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Hillary writes for this issue.

Hello classmates,

Steve Pike, who teaches public diplomacy and public relations at the Newhouse School of Public Communications at Syracuse University, was awarded tenure and promoted to associate professor. He retired from the U.S. Department of State in 2016, after a quarter century as a diplomat, in order to take up research and teaching at Syracuse. In 2023 he published the paper What Diplomats Do: U.S. Citizen Perspectives on the Work of Public Diplomacy in Place Branding and Public Diplomacy, as well as a chapter on the management of public diplomacy in A Research Agenda for Public Diplomacy, (Eytan Gilboa, ed.).

Andy Goldman lives in Spokane, Washington, and says, “I teach at Gonzaga University, where I’m a professor in the history department (and surrounded by basketball fanatics). I’m currently on sabbatical and have just returned from several weeks in western Sicily, where I’ve been working as part of an international archaeological survey project studying an ancient marine battle site off the Egadi Islands. I do love my job sometimes: handling 2,250-year-old objects from off the seabed (90 meters down!) makes for a pretty phenomenal field trip (as does Sicilian cooking). I’m very pleased to announce that I have a book in press right now, the third edition of Ancient Cities (Routledge), written with my close friend Charles Gates and available in February 2024. Life in the Pacific Northwest continues to be lovely; we bought a new house two years ago and—with lots of room and several large pets—welcome anyone passing through. Last spring I had a wonderful visit with old Argus-mates James Shiffer ’89 and Kirsten Delegard ’90, who both gave lectures at Gonzaga.”

Alisa Newman shares that she enjoys visiting Wes where her daughter is a first year living in Clark (with a groundhog outside the window!). “The new buildings look great without taking away from the character of the campus I remember. Main Street has so many more options now! I think there used to be exactly ONE restaurant we would ever go to.”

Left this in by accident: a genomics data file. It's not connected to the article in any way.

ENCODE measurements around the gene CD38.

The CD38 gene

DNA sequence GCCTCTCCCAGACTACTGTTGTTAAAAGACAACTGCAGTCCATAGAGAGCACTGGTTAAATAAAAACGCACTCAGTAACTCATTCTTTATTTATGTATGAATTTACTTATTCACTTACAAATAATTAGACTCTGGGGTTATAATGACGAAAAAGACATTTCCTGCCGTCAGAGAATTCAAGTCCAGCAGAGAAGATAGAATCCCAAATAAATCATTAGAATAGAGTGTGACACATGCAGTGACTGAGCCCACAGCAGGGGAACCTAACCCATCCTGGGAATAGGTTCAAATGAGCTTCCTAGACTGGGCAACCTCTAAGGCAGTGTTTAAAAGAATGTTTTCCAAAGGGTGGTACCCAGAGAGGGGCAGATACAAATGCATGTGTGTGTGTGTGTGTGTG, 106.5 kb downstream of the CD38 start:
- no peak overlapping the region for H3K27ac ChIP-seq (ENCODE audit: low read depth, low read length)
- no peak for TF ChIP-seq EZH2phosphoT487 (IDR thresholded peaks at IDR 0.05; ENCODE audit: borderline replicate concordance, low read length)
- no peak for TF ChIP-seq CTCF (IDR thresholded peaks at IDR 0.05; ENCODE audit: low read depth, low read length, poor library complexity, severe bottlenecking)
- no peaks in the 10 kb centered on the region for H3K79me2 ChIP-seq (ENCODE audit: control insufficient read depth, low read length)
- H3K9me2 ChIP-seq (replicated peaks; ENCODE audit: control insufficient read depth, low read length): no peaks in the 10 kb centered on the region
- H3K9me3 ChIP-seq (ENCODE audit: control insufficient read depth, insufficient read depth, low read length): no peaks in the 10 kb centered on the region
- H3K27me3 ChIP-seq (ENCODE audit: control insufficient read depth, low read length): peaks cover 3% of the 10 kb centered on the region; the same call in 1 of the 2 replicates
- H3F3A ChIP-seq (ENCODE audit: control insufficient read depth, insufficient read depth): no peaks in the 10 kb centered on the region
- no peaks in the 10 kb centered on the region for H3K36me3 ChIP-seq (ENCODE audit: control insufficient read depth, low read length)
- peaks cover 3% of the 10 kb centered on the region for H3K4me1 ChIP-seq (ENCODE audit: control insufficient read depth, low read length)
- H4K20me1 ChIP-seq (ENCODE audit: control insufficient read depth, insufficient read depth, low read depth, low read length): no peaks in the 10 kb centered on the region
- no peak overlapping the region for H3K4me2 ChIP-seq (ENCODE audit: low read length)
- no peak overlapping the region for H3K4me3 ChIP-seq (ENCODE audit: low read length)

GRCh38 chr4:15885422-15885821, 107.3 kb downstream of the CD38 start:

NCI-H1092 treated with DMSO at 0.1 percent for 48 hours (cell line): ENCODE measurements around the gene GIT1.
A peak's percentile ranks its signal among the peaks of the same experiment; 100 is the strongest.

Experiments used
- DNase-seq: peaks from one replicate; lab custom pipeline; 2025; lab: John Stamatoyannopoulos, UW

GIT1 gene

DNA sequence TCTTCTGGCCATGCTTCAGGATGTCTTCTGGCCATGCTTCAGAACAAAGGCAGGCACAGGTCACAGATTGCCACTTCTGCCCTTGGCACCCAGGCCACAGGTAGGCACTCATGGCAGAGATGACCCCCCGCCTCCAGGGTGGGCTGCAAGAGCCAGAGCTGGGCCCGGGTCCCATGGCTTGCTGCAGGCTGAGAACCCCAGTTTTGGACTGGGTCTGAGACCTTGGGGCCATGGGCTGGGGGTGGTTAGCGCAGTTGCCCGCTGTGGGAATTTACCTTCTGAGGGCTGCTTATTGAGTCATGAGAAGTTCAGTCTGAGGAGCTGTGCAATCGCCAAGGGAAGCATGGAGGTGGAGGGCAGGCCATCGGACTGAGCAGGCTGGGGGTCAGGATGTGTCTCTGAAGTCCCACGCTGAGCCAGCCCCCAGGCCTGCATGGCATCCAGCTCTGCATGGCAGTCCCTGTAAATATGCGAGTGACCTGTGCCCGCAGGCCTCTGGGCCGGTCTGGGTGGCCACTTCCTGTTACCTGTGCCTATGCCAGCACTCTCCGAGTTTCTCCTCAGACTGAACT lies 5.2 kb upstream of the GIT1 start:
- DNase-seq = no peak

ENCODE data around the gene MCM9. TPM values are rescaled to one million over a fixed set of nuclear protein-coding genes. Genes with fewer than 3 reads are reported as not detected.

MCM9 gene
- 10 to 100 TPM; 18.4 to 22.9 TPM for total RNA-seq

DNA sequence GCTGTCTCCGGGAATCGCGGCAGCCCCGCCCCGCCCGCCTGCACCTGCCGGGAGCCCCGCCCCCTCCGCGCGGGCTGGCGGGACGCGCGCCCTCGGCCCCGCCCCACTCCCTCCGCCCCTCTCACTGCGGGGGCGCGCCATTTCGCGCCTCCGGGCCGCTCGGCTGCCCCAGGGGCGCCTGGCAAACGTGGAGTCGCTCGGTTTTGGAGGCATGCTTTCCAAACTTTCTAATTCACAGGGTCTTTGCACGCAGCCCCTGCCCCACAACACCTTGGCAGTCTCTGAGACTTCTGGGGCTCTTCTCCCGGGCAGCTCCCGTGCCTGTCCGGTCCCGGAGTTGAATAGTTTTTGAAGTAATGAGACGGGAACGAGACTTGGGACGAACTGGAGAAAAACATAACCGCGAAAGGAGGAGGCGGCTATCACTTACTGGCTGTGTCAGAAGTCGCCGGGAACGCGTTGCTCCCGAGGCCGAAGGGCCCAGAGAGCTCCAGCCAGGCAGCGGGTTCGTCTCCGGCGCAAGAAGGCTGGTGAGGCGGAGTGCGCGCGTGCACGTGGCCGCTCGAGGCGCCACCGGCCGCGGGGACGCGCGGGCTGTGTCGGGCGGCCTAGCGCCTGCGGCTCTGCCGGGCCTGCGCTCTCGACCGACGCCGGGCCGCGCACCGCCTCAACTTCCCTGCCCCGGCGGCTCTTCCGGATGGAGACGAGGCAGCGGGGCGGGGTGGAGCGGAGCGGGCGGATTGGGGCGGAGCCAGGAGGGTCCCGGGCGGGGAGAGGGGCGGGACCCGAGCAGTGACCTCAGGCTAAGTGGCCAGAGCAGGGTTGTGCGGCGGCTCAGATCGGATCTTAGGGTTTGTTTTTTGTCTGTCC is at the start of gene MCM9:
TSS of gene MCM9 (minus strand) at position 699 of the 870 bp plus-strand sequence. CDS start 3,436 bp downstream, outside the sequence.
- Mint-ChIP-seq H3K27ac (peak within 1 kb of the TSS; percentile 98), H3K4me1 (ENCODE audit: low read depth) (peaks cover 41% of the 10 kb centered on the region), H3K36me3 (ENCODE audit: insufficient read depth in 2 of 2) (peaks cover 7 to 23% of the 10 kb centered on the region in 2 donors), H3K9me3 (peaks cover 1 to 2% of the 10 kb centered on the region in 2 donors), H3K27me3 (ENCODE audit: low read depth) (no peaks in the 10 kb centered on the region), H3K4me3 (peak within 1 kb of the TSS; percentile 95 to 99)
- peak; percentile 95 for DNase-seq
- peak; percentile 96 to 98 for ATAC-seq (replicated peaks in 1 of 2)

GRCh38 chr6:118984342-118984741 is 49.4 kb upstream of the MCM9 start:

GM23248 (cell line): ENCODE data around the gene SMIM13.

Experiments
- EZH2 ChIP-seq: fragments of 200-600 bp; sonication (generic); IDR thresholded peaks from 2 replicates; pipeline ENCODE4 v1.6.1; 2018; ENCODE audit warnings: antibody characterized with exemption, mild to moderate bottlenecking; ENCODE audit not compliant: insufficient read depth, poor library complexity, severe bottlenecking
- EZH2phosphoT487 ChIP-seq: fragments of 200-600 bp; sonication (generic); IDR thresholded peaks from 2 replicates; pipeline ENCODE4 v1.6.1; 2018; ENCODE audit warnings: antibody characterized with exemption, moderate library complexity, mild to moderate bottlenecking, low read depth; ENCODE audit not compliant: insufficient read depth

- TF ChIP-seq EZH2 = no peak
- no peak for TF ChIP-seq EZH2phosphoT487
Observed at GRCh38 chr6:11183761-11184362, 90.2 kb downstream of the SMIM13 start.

More info from Middletown comes from Jen Alexander, who lives “a few blocks from campus with my husband Mark Masselli (Hon. ’09); our four kids have grown and (mostly) left the nest. The Kidcity Children’s Museum just celebrated our 25th anniversary, and in addition to the magical experience of making exhibits with our classmate, Scott Kessel, I have gotten to work with Wes students in every generation, since we are a work-study site. I’m grateful for Doug Mackenzie ’89 who, between his music and body work, is kind of a one-man analog Facebook, as he travels the country and brings me news of the Wes alums he visits.”

Another empty nester is C. C. (Crichlow) Clark, who has a college grad and a college junior, and reports from Arlington, Virginia: “I went back to Wes for the first time in 15 years for a Black alumni weekend. It was phenomenal to spend time with so many Black alumni and students. Many from the Class of ’88 were there, including Ingrid Gordon, Majora Carter, Maurice Willoughby, Marc McKayle, Al Young, and Fred Montas. I’m still basking in the glow of the weekend and looking forward to the next one.”

Christie Trott had a busy year in Northern California: “My daughter has been applying to colleges, and my son is hot on her heels, prepping for college applications. My sister, Shelley ’91, went to the recent Homecoming and had a blast seeing some other Wes alum. I transitioned to being an admin at the school I helped start during COVID, and I’m completely out of the classroom for the first time in many years. Sadly, I also broke my foot and had to have surgery, so I’ve been hobbling around on a scooter, crutches, my butt, and even crawling like a baby when necessary. All in all, life is good, and I try hard to be in gratitude despite the absurdity of the world we live in.”

Finally, we have sad news from Ellen (Shandling) Burgess: “It is with a heavy heart that I share that Katy Shander-Reynolds passed away October 20, 2023, after a long battle with lung cancer. She is survived by her loving husband and four children.” Katy’s obituary is located at

Best wishes,